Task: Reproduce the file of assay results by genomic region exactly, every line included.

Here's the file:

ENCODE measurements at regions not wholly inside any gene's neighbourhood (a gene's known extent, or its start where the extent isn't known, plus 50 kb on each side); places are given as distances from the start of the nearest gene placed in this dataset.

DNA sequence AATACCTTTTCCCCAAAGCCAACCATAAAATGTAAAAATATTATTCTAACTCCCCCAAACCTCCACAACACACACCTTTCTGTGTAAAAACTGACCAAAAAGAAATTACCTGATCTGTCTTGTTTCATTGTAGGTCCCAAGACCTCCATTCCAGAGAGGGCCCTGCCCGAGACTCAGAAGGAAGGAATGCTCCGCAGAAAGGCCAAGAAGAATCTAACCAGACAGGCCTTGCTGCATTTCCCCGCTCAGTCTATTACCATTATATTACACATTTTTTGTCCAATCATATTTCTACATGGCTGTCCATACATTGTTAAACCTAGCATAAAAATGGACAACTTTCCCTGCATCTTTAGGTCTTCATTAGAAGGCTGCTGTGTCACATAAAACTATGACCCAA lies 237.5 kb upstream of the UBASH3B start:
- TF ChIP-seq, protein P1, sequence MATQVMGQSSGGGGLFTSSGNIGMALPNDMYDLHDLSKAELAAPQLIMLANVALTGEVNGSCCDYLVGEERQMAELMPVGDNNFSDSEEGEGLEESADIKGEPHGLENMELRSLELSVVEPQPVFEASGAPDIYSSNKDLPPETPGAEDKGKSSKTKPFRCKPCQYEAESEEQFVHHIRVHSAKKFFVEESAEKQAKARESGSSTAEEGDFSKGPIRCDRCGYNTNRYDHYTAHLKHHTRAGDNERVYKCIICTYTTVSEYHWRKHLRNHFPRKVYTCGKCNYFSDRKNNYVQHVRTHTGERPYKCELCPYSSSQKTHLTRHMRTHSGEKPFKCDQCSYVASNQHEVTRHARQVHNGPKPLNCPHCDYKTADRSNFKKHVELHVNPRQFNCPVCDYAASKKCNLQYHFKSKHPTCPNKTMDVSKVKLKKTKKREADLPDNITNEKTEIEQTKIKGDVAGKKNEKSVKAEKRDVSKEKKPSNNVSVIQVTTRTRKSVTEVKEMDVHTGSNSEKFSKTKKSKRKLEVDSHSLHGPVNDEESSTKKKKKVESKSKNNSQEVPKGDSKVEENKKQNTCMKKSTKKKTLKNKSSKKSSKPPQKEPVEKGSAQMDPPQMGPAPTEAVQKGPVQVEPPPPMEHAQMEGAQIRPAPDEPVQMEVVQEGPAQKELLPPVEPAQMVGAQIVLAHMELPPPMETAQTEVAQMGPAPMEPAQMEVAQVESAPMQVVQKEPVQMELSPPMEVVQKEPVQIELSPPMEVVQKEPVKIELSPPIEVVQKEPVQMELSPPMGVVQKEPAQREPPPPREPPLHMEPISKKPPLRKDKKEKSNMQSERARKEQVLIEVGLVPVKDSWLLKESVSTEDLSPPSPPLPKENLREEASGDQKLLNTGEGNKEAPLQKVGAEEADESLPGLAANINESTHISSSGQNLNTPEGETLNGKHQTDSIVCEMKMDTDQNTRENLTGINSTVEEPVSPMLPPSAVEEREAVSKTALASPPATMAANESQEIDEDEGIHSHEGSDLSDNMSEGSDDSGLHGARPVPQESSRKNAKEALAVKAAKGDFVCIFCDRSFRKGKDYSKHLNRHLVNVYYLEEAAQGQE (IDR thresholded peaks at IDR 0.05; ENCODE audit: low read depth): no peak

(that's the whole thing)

ENCODE measurements at regions not wholly inside any gene's neighbourhood (a gene's known extent, or its start where the extent isn't known, plus 50 kb on each side); places are given as distances from the start of the nearest gene placed in this dataset.

DNA sequence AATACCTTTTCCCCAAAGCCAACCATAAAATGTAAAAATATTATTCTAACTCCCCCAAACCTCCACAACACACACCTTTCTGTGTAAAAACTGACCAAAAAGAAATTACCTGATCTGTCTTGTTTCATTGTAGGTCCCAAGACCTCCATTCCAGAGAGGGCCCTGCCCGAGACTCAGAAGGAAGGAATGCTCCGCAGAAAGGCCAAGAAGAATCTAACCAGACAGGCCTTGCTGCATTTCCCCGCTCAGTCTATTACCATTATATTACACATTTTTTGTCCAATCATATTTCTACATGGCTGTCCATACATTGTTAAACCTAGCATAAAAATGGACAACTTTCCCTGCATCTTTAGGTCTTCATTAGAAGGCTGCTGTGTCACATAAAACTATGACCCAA lies 237.5 kb upstream of the UBASH3B start:
- TF ChIP-seq, protein P1, sequence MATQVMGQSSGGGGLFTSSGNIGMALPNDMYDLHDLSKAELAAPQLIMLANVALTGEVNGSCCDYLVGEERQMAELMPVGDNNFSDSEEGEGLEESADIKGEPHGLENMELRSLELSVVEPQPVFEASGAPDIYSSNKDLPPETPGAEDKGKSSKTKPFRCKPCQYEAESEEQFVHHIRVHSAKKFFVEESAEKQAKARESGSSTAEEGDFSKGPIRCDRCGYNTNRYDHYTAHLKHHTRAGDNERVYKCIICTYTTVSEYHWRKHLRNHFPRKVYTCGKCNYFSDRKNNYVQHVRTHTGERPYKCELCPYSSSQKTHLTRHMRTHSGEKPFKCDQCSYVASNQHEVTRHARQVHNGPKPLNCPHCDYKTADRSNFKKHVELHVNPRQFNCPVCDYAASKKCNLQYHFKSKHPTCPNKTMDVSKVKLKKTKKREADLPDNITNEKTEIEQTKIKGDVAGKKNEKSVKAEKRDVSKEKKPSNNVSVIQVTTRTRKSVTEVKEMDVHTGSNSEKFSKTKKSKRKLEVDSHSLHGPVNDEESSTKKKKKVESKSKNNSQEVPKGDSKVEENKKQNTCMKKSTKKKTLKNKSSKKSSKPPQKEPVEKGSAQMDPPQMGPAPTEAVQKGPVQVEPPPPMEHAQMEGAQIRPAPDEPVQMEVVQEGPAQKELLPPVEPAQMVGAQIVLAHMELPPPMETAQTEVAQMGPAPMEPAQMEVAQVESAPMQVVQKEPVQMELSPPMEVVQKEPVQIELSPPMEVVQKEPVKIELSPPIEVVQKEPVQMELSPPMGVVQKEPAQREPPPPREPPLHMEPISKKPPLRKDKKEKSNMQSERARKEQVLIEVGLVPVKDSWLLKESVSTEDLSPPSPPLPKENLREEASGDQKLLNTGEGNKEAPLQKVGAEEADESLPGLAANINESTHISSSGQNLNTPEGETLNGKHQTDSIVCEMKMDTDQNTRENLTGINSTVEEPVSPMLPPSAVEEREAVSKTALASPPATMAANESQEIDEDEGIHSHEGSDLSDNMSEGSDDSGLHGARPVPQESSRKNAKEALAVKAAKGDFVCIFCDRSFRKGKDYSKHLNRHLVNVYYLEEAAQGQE (IDR thresholded peaks at IDR 0.05; ENCODE audit: low read depth): no peak